LoJack SafetyNet is a comprehensive system that enables law enforcement to pinpoint the location of a person at risk that wanders. A Personal Locator Unit (PLU) is typically placed on a band worn around the wrist or ankle by the person at risk. The PLU constantly emits a Radio Frequency (RF) signal, which can be tracked regardless of where the person has wandered -- even into a densely wooded area, a marsh, a concrete structure such as a garage, or a building constructed with steel. The RF signal enables law enforcement to pinpoint the precise location of the missing person using the handheld, portable Search and Rescue receiver. The receiver can actually detect the signal from the PLU within a range of approximately one mile in on-the-ground searches and 5-7 miles in searches by helicopter.
The LoJack SafetyNet database, a critical component of the solution, includes key information that provides insight as to where the person might have wandered if he/she goes missing, and provides searchers with a recent photo and other pertinent information. LoJack's caregiver support organization is available by phone and e-mail and is accessible 24/7 for emergencies.
For more information about the service, call (877) 4-FINDTHEM (877-434-6384) or visit www.lojacksafetynet.com, or contact Project Lifesaver at 1-877-580-LIFE (5433) or visit http://www.projectlifesaver.org/.
About LoJack Corporation
LoJack Corporation, the company that invented the stolen vehicle recovery market more than two decades ago, is the global leader in finding and recovering a wide range of mobile assets including cars, construction equipment and motorcycles -- having recovered more than $5 billion USD in stolen assets worldwide. In today's rapidly changing world, LoJack's core competencies are more valuable and more relevant than ever as they are now being applied into new areas, such as the prevention, detection and recovery of stolen cargo and finding and rescuing people with cognitive disorders such as Alzheimer's and autism. LoJack has the proven processes, ultimate technology for recovery -- Radio Frequency -- and unique integration with law enforcement agencies, making its offerings the most effective solutions that not only deliver a wide range of recoveries, but also enhance the safety of the public on a global level. LoJack's Stolen Vehicle Recovery System operates in 27 states and the District of Columbia, and in more than 30 countries throughout North America, South America, Europe, Africa and Asia. For more information, visit www.lojack.com.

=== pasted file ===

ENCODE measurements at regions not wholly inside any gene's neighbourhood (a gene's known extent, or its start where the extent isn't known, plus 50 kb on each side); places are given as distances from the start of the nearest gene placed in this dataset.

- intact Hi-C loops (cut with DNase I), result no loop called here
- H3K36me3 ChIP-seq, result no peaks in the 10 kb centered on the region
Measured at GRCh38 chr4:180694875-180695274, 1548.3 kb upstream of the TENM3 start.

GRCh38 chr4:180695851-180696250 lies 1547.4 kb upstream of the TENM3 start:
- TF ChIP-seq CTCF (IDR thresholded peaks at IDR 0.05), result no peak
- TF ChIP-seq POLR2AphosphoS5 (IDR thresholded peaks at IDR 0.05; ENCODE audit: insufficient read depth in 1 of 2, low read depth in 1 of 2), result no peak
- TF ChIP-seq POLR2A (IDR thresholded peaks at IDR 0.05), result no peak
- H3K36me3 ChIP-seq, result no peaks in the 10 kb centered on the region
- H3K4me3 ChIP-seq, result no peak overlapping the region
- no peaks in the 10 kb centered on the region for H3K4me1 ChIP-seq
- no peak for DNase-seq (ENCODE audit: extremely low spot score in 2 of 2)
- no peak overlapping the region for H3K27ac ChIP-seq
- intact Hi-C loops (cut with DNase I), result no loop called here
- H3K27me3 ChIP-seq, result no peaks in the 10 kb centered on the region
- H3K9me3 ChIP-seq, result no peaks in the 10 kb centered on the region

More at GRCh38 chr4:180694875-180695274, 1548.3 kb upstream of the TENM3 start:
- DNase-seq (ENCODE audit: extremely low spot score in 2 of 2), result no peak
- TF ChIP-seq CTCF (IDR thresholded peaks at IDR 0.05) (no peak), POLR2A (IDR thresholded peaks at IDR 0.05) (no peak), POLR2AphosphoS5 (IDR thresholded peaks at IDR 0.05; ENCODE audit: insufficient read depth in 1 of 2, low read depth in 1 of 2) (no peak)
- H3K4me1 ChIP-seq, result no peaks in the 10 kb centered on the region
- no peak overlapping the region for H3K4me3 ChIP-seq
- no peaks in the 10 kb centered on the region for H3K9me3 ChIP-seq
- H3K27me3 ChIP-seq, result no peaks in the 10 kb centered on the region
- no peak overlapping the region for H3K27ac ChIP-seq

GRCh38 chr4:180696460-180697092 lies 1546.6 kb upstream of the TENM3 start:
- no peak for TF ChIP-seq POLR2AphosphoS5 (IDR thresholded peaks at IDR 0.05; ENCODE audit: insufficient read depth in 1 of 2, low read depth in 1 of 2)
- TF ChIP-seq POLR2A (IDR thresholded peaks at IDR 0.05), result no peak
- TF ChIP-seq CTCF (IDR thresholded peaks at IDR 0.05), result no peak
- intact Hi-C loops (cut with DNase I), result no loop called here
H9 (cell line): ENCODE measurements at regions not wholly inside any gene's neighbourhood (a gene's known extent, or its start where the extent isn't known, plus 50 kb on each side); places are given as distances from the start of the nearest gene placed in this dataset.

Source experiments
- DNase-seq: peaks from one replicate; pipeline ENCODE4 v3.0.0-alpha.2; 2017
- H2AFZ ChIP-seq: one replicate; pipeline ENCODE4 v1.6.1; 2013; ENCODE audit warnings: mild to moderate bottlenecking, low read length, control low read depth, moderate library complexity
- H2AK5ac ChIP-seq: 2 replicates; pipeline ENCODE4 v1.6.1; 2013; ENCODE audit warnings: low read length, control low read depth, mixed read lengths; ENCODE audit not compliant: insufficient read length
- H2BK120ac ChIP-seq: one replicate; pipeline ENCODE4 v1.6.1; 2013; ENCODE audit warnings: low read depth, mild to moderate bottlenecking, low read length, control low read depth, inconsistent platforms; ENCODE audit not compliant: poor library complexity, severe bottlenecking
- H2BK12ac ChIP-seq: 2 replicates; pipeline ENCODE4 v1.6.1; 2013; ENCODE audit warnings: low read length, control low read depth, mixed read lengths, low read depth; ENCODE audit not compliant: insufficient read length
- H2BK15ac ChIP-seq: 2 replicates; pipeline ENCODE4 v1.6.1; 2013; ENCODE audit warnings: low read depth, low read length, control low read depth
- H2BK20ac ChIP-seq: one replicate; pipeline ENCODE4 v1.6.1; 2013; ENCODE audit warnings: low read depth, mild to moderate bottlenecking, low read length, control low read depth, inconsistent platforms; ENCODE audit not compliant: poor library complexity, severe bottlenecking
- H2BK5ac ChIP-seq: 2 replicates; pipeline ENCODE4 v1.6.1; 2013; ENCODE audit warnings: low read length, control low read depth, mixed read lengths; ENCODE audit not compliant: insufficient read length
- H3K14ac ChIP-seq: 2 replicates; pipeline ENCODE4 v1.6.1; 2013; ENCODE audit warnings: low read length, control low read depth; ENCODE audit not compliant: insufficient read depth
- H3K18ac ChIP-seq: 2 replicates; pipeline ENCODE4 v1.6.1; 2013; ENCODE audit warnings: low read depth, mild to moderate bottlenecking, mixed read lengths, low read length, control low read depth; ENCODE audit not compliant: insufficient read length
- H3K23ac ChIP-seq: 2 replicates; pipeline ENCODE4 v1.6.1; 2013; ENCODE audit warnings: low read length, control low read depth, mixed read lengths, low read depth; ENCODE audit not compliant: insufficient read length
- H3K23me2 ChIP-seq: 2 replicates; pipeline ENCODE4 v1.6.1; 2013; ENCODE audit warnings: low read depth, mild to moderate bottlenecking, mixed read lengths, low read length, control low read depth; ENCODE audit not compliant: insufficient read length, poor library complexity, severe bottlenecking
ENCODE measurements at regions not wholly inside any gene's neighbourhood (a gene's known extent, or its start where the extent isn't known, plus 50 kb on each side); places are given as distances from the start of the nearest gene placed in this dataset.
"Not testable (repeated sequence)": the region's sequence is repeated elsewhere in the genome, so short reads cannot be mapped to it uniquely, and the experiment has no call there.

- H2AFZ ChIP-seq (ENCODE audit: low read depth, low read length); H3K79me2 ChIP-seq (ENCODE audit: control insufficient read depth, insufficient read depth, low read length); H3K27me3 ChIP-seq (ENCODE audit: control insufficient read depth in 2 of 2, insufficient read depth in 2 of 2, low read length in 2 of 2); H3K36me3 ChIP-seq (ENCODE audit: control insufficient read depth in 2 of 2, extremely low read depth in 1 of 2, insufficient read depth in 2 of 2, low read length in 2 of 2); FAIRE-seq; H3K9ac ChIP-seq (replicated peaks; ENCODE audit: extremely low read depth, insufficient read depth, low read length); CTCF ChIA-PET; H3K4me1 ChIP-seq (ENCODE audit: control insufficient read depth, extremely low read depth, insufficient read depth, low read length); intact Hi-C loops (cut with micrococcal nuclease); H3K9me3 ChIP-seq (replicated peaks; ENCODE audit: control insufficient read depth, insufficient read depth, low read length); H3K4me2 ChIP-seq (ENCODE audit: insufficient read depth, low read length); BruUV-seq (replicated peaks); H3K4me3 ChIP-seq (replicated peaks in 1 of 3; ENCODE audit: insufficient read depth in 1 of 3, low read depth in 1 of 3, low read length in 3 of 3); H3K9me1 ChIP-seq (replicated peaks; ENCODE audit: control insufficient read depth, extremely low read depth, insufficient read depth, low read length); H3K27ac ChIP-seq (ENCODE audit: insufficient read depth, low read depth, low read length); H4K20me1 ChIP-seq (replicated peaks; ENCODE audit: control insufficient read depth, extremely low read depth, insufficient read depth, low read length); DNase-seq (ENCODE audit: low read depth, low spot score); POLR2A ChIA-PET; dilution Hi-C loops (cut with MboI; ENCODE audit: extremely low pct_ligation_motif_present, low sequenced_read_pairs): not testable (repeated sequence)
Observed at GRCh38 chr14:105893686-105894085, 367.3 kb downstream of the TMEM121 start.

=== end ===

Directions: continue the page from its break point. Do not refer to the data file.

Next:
About Project Lifesaver International
Established in 1999, Project Lifesaver International is a non-profit organization that is committed to helping families quickly find their loved ones who wander because of Alzheimer's, Down syndrome, dementia, and autism. Headquartered in Chesapeake, Va., Project Lifesaver works with local law enforcement agencies in more than 1,000 communities in 45 states, the District of Columbia and Canada to protect some of society's most vulnerable citizens. The Project Lifesaver Program trains agencies on how to search for individuals who become lost by utilizing search and rescue techniques and equipment, as well as how to interact with individuals once they are found and returned to their loved ones. Funded completely by private and corporate donations and grants, Project Lifesaver has the endorsement of the Alzheimer's Foundation of America, the National Sheriff's Association, the International Society of Crime Prevention Practitioners, statewide sheriffs' associations, Pilot's International and the National Council of Certified Dementia Practitioners. For more information please visit www.projectlifesaver.org.
CONTACTS: LoJack Corporation Tier One Partners Tier One Partners Project Lifesaver Paul McMahon Jeanne Bock Laura Feng Christine Platz 781-251-4130 781-861-5249 978-975-1414 757-546-5502
SOURCE LoJack Corporation